Hobby-Lobby is the antithesis of religious freedom

Religion is an attempt to define the unknowable: to place personality, qualities, and characteristics on that which cannot be explicitly qualified. Thus, no two religions will ever agree, because there is no way to prove whose interpretation of personality, qualities, and characteristics is right and whose is wrong. In the absence of this proof, all religions (even the lack of religion) are, by definition, simultaneously all right, and all wrong. In the absence of quantifiable data, one belief is no more correct, or incorrect, than any other belief.

By siding with one interpretation of religious personality, qualities, and characteristics over another, the Supreme Court is wading into dangerous waters. The proper place for a secular government is to ensure that all religions are treated equally, and that is best done by treating all religions the same. By siding with Hobby-Lobby in this case, they have not only given preferential treatment to the owners’ specific interpretation of religious personality, qualities, and characteristics, they have also conferred on that interpretation legitimacy that has now been taken from other religious interpretations. By making this decision, the Supreme Court has stated that no longer are all religions simultaneously all right and all wrong, but that this one interpretation is right, and all others are wrong.

It is easy to see that this is a very dangerous slippery slope, and one that can easily slide into state sponsored theocracy, which is the antithesis of the religious freedom the decision’s supporters are claiming victorious. When the government sides with one religion over another, it is doing what science cannot do: provide legitimacy to that which is based on the unknowable. That does not support religious freedom, but is, in fact an intolerance of it.

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Radicalism is not free speech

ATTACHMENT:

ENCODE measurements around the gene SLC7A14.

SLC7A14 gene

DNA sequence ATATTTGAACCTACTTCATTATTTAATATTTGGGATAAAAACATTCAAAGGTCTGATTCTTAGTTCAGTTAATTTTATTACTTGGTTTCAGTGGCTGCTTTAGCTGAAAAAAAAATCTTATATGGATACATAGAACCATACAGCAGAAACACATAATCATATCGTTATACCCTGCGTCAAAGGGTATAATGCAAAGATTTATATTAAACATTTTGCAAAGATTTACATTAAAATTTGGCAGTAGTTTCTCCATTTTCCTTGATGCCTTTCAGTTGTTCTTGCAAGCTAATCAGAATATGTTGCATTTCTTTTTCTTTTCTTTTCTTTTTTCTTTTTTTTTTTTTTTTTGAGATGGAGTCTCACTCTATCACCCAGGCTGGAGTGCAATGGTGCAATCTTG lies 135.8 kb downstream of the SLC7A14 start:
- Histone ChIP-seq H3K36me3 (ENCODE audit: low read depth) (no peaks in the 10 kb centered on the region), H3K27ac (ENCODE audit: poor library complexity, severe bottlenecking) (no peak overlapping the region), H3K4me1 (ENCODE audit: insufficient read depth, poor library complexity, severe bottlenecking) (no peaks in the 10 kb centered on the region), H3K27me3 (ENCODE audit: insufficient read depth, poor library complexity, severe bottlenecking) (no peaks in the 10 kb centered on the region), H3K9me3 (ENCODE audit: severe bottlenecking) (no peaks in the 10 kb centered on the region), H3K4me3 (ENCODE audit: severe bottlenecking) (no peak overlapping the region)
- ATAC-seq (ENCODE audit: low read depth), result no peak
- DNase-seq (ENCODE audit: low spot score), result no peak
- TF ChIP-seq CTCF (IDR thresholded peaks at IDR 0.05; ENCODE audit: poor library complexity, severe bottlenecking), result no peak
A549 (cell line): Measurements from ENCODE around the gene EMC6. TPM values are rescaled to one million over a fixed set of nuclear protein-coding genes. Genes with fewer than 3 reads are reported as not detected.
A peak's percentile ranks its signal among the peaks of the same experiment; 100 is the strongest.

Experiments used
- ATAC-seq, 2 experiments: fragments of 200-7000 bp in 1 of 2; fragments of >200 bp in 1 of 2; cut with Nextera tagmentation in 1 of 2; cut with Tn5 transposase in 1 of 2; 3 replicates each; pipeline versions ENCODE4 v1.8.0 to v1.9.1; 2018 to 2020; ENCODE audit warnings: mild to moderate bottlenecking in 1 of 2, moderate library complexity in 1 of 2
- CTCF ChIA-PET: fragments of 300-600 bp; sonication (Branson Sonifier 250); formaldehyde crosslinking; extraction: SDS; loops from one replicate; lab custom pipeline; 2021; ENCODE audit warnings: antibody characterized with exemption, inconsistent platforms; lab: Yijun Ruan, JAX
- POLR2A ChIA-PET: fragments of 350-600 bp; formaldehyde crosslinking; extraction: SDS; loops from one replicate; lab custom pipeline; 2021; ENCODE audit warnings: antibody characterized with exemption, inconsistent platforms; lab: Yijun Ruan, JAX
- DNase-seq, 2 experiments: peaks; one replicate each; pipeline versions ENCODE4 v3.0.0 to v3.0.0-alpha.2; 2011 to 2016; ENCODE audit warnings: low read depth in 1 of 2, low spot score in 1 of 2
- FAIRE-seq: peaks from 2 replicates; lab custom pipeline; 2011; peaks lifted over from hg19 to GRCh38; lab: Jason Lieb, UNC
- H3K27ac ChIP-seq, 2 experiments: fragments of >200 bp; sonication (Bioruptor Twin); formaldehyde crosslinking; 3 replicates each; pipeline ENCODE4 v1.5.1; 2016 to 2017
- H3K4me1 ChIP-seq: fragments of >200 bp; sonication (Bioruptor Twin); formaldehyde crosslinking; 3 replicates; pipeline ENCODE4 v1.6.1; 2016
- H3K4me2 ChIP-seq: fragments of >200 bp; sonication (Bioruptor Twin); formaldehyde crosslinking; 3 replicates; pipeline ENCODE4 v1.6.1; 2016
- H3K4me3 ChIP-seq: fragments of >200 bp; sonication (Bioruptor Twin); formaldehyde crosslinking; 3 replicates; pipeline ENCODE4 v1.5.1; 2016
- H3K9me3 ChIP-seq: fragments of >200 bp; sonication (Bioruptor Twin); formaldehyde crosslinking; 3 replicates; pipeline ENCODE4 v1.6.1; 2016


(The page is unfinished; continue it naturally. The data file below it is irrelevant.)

So the U.S. Supreme Court has determined that hateful and often violent action constitutes protected free speech.

The U.S government and the courts have had a long, tumultuous relationship with the rights of the citizenry to participate in speech critical of the government and others, including the rights to assembly and freedom of association that allow the people to voice their opinions singularly or collectively without fear of imprisonment. However, a recurring theme in this right to protected free speech is that it is protected as long as it is executed in a peaceful manner. For the preservation of public safety, speech that is destructive, and assemblies and associations that are violent, are not generally considered protected. Thus, the passing of pamphlets is protected; the throwing of bricks and bombs is not.

The purpose of Massachusetts’ decision to enforce a 35 foot boundary around abortion clinics was clearly in the spirit of public safety. Anti-abortionists have earned their reputation for non-peaceful assembly and harassment. Doctors have been murdered; clinics have been bombed; people have been physically assaulted. Therefore, while the case can be made that these boundaries interfered with the anti-abortionists abstract right to assembly, this had to be balanced with the real world duty of the government to protect the citizenry. By the fact that anti-abortionists have demonstrated a recurring inability to assemble peacefully, Massachusetts was well within its rights to keep those demonstrations at a safe distance from others.

That being said, there is also an argument here for the difference between civil disobedience and radicalism. While the government may feel otherwise, the people have a right to engage in activities that push the envelope in terms of what is protected and what is not. The difference in this regard, however, between civil disobedience and radicalism is in both undertaking and intent. Civil disobedience is, by definition, the assembly of people who believe that the government can be pushed into realigning itself with the will of the people. Radicalism is, by definition, the assembly of people who do not believe that the government can be pushed into realigning itself with the will of the people. Civil disobedience is about working against the constraints of the system—by stressing it—in order to enact change. Radicalism is about destroying the system altogether in favor of something else. Civil disobedience tends to be peaceful, radicalism tends to be violent.

Within that context, then, can the anti-abortion protests that led to the state creating a 35 foot buffer around abortion clinics be considered civil disobedience? Does harassing the people entering and leaving clinics, threatening doctors, and even resorting to murder and bombs constitute the peaceful assembly of people working to change the system? Clearly, it does not. Indeed, resorting to those actions is undoubtedly in response to a lack of faith in the ability to change the system: hence radical. What the Supreme Court has done in siding against Massachusetts is to side with radicalism: radicalism, as long as it is conducted by anti-abortionists, is now considered protected speech and assembly.